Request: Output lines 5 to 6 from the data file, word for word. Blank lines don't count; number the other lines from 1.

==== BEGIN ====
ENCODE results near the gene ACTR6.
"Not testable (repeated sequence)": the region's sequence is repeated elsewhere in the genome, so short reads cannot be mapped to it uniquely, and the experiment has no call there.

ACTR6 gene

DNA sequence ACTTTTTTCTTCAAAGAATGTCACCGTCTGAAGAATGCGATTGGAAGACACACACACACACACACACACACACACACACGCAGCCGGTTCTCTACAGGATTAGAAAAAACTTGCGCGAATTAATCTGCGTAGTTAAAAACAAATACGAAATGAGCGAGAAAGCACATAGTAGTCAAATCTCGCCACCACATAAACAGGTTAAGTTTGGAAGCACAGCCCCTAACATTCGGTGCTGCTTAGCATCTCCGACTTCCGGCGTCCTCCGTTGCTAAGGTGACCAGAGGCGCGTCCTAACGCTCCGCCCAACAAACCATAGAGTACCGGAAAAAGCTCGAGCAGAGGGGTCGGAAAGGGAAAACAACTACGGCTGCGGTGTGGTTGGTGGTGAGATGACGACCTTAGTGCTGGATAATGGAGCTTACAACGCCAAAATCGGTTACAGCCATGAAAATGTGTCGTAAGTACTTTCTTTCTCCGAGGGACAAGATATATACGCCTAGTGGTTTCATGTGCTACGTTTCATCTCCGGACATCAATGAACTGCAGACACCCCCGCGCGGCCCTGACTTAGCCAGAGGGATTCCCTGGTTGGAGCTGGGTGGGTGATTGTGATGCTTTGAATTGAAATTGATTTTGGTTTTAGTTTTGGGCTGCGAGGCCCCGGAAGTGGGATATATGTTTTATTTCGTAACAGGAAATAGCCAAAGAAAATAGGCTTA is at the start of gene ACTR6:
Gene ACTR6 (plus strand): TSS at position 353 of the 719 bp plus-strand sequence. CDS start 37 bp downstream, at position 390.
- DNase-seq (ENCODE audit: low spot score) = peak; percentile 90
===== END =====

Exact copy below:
Gene ACTR6 (plus strand): TSS at position 353 of the 719 bp plus-strand sequence. CDS start 37 bp downstream, at position 390.
- DNase-seq (ENCODE audit: low spot score) = peak; percentile 90